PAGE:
In the seventeenth century, the English and many other Eastern countries came to the “new land” for a vast amount of reasons. Many of these foreigners came for religious freedom, some to seek fortune, and others were convicts being deported. However, for those who came across the sea, there was one thing they were not planning to have conflict with when they arrived. The natives, or as the English called them “savages”, which were a distinction on how some viewed these natives, had made this land their home long before settlers came exploring. The differences in language, hierarchy, and society divided these two cultures. Living in the same region, the relationships between the natives and English varied among the East coast. Conflicts and friendships arose among the following years of interaction. In the seventeenth century the English had negative and positive views towards the Native Americans that included a depiction of their characteristics, regulations, and dispositions which helped mold the relationship between the two cultures.
The English had a negative and positive reaction to what the Natives wore. In England the clothing they wore was different to what the Native Americans wore in everyday life. The contrasting climates had the Natives wearing less clothing and more animal skins, where the English wore more clothes covering themselves. The English saw the less clothing as inappropriate and saw it as more earthly clothing since they had “stick long blades [of] grass, the leaves of Trees” to hide themselves in the front and back. The different clothing was one subject that the English found shocking as well as interesting because the Natives wore animal skins of “wild beasts”, pertaining to the fact that...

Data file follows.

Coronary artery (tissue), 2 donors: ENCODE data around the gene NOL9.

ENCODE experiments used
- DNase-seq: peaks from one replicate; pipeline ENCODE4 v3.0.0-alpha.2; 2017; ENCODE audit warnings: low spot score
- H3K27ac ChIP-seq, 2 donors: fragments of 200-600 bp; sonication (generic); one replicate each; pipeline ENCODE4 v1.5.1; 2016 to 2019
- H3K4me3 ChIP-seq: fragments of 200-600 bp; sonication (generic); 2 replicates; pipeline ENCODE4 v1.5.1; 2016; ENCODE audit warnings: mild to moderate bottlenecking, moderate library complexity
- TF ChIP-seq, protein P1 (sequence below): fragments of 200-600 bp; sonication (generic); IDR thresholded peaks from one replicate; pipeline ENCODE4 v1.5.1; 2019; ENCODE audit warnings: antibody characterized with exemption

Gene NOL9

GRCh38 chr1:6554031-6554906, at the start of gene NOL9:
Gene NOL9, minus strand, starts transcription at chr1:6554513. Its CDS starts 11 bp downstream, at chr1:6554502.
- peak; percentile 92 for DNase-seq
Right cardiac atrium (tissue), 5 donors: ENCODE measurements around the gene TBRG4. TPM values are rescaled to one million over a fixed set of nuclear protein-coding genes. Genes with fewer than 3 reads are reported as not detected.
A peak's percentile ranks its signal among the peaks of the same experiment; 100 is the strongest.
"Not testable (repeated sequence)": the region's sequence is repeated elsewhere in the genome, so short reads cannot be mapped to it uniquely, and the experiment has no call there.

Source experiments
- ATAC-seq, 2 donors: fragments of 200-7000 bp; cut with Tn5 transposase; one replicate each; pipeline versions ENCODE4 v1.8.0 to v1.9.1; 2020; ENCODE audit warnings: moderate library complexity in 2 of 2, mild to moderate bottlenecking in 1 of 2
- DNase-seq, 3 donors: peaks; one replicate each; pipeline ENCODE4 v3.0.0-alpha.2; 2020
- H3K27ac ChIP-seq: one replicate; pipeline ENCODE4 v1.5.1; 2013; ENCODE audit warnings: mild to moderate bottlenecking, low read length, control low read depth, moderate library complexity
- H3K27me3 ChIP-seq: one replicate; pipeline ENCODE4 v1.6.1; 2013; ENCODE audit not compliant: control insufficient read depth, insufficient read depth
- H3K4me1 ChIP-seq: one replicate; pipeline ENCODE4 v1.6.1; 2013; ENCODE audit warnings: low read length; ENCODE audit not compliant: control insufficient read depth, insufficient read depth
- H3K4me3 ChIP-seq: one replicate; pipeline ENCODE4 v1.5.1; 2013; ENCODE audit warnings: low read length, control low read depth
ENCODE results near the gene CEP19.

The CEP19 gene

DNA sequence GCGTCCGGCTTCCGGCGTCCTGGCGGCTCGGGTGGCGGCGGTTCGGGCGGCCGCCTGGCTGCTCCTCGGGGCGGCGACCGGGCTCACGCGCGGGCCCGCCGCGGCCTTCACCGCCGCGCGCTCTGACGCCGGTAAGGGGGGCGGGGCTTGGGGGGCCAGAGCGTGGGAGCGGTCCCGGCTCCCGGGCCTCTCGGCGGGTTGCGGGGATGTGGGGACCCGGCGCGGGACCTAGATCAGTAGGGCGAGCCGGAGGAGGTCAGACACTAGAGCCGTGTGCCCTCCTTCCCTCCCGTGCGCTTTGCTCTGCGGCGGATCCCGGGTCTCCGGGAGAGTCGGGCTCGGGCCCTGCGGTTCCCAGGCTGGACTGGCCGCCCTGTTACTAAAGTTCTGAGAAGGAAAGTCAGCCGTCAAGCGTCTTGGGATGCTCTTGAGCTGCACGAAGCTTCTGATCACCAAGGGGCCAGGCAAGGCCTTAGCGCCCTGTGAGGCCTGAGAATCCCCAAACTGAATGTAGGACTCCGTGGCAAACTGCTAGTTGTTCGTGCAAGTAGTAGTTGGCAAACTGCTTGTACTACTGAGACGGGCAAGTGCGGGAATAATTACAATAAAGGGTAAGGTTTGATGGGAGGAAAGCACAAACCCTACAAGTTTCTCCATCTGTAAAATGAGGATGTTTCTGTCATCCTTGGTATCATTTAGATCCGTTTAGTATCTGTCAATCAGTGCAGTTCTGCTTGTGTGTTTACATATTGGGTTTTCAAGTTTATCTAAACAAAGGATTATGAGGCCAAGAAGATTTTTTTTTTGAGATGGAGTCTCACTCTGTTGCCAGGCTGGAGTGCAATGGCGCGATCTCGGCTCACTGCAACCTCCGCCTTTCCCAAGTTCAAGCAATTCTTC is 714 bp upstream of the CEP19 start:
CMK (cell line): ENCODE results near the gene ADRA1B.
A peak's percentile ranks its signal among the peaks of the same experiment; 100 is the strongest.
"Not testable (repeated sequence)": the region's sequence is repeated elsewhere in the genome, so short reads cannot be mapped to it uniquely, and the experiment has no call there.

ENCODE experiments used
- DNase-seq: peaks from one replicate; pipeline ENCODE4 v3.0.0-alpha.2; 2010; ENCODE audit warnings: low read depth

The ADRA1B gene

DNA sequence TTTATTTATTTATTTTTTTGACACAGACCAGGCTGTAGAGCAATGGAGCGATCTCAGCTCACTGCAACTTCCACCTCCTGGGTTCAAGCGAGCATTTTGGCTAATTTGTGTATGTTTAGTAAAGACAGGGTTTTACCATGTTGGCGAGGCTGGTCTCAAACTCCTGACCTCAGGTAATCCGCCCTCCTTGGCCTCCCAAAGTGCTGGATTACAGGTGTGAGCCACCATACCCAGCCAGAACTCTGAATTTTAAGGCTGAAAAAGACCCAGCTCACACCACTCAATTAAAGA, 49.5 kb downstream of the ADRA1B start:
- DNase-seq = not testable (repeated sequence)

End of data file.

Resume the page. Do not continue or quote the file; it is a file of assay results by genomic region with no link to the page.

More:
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...after everything they did to help John Smith 's people that they would have the audacity to “come to destroy my Country, so much frightened all my people”, he was also referring to the fact that John Smith did come to talk about the raid to Powhatan but “ broke Powhatan political protocols by bringing an armed escort of Virginia soldiers.” Powhatan saw this as the English becoming more hostile when all he has ever tried is being civil towards the newcomers. He wanted the English to see them as friends so they would not attack and hurt his people. Although John did not like the letter he used it to show that the English were not being loved by all natives and were being “violated by some of your subjects”, he wrote to Chief Powhatan. This argument showed that the both sides of the cultures were on a thin line with each other and had no place to have any disagreements.
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